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Discussion Starter · #1 ·
I have a 2002 CLK 320 convertible. I love it. it only has 57k miles on it and it runs great.

The tow rating on it is 3300 lbs. (compared to my husband's Toyota Solara which has a tow rating of 2000 lbs)

We want to buy a 13' ligthtweight fiberglass camper that has a total weight of 1200 lbs, or a 16' same type camper with a gross weight of 1700 lbs. I know the numbers seem to say it's okay, but am I abusing my CLK320 by expecting to tow a camper with it?

This is my first Mercedes. Is it really more capable of towing than the Toyota Solara, which is a bigger sedan?

Any advice is appreciated. I would much prefer to use the Mercedes to travel the country with our camper. Of course!

Thx
 

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Sorry but I would avoid this idea like the plaque, a car of that size and given its steering geometry is not designed for towing. If it were a GL or ML then OK but this is a very small car and I do not believe it will do the transmission any good. Best cars for towing should have a manual box.

I also notice this is a convertible, so there are no 'B' pillers, again a weak spot.
 

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Darn. I was afraid of that. Can you explain why it would have a tow rating of 3300 lbs? I read an article at

http://www.ehow.com/how_7877828_tow-mercedes-clk-320.html

That talked about towing with my model. Would you be kind and read it and comment on it? I do value your opinion.

Thank you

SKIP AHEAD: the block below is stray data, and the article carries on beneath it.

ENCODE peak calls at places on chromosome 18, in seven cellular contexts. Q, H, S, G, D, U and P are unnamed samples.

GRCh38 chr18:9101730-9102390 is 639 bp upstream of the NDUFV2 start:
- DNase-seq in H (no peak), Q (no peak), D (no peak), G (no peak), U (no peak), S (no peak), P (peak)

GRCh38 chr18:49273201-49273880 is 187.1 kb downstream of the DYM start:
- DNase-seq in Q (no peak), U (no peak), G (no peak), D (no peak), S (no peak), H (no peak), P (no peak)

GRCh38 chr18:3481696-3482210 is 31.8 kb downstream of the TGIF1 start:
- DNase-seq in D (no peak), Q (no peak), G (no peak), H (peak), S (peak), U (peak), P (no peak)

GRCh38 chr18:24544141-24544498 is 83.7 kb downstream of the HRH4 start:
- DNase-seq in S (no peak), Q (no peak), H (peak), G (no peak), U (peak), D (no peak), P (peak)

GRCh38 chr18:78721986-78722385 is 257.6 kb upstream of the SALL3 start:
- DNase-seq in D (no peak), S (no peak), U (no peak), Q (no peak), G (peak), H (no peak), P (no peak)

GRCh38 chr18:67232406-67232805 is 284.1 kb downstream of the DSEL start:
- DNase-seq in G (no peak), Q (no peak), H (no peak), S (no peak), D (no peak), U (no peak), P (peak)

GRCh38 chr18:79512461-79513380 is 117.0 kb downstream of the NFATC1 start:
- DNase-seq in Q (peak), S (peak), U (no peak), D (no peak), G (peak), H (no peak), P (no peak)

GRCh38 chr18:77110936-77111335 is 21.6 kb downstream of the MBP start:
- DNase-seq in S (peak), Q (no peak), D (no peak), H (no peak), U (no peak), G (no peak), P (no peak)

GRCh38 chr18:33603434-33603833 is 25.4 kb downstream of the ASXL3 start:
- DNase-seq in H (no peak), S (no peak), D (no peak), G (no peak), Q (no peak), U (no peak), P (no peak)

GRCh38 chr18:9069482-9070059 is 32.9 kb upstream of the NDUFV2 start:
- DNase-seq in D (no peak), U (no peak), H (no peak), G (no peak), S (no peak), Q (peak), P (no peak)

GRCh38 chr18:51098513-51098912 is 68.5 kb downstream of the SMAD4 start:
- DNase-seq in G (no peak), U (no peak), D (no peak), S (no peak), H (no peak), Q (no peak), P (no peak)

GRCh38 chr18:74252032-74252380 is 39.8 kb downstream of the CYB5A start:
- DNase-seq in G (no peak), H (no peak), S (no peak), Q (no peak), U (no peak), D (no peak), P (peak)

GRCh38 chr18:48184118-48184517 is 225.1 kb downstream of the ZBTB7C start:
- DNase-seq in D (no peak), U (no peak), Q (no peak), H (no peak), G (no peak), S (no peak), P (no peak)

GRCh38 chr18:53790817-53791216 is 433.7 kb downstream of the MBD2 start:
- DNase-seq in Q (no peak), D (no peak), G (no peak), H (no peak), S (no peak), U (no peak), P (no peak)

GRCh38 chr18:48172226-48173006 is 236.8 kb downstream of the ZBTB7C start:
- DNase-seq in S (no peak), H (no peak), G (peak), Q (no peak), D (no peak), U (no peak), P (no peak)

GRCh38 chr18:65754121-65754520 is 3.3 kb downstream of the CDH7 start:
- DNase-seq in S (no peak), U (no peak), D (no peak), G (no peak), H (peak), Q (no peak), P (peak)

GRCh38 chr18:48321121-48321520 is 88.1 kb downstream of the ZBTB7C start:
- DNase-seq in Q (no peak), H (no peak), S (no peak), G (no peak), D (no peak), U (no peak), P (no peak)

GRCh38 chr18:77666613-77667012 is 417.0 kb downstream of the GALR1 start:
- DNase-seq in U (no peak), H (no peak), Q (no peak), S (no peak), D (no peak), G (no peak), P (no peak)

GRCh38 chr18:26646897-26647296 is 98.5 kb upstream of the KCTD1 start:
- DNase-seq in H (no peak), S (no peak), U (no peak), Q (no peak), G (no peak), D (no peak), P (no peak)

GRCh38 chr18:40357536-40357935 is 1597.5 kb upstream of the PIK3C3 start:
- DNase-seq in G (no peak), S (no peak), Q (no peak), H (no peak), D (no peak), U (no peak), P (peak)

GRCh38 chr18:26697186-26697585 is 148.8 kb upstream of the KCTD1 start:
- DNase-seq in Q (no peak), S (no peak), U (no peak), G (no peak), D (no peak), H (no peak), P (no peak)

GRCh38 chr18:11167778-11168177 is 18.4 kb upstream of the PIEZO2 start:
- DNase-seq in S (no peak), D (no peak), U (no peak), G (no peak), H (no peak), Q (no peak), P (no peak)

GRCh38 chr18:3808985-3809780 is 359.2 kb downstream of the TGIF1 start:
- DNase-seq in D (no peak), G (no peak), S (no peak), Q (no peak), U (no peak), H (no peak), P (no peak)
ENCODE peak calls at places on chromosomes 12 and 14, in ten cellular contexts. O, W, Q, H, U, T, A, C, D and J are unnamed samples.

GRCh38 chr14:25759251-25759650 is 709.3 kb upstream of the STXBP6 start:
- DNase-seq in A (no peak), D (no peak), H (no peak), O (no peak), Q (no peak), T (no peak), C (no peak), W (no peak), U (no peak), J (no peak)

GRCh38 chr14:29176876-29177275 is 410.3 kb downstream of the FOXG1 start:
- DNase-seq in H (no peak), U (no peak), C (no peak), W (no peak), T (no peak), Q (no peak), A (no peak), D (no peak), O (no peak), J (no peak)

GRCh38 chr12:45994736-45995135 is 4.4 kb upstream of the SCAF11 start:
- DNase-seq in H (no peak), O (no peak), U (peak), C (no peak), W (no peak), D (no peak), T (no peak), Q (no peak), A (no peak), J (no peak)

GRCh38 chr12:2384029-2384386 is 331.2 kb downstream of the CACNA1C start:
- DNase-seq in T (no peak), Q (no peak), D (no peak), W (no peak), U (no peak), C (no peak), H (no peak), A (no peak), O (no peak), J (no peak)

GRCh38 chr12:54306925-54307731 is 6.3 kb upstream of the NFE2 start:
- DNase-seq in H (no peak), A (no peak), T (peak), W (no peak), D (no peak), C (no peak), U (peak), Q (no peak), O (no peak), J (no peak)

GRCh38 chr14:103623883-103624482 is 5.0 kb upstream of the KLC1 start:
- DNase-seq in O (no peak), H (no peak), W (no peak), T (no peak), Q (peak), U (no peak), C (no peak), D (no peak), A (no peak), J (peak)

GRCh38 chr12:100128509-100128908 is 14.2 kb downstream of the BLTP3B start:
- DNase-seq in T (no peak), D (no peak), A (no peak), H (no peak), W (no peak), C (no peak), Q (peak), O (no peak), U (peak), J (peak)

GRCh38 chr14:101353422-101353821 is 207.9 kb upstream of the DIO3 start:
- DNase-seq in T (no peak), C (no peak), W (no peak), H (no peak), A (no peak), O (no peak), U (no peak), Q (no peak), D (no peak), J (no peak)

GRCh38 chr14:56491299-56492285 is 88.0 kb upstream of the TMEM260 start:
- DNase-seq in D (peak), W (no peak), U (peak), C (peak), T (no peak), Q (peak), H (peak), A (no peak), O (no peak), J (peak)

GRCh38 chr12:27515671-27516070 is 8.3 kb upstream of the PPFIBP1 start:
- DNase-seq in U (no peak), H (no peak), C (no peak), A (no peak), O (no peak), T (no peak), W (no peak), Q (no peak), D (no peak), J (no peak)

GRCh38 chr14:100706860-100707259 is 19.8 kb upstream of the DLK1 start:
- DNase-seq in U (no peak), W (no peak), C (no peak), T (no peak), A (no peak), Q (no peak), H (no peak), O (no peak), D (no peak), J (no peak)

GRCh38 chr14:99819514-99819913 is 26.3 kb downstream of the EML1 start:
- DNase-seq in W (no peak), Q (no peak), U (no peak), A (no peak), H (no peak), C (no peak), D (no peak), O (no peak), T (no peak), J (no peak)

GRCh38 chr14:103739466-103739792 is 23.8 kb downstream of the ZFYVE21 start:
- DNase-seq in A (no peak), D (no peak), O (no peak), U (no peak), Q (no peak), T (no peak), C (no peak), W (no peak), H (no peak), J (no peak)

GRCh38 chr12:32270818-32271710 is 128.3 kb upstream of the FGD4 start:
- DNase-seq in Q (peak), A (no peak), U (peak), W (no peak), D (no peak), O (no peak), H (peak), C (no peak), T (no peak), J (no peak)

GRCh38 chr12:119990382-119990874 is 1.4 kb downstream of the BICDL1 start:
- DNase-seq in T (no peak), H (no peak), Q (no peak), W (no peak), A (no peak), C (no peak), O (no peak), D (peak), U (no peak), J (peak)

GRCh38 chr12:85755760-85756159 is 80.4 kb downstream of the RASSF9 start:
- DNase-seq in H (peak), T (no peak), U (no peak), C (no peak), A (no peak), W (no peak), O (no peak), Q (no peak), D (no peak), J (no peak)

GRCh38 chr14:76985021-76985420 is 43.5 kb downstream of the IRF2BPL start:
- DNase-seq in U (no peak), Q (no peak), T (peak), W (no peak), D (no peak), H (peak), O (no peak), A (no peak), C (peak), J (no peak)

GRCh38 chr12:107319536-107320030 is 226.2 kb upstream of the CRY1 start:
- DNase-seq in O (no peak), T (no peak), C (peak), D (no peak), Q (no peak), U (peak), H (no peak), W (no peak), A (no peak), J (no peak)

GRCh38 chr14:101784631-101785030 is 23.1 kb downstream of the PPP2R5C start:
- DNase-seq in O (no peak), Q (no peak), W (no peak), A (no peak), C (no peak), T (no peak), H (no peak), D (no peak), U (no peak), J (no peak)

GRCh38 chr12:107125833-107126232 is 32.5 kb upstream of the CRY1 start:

I read it and do not agree with it, I have been a tech for many years and now take care of the technical side of many workshops within the group here in China, so I do know my stuff.

I note at the end of this article it goes on about how to change the brakes on this model, ironic is it not:roll: The rear of the car is very light and a tailer that goes into a snake type movement will take the car off the road. It is very risky.

It says nothing about wear and tear on the car nor does it explain that the best vehicle for this task is manual and not Auto. Benz Auto transmissions both 722.6 and 722.9 are not up to this task and a new transmission is not cheap to say the least.

Tyre/tire wear is not mentioned either, the weight of the trailer will lower the rear suspension and raise the front suspension, thus changing the overall geometry, tyres will wear a darn site faster this way, not to mention the sway movement a trailer creates at certain speeds and wind angles.

Finally, I towed a caravan around most of europe with a brand new BMW 316, Manual box which is a similar weight car to yours, I had brake fade so many times it became a serious concern, and the brake bills were astronomical.

You do need a larger vehicle for this job to be safe and to avoid silly workshop bills, sorry to be negative on this but your and other road users safety is important.
 

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I am listening. Thank you. It is out of the question, indeed. Safety is what matters, and repair costs! Ok that's what I needed to know. Thank you very much.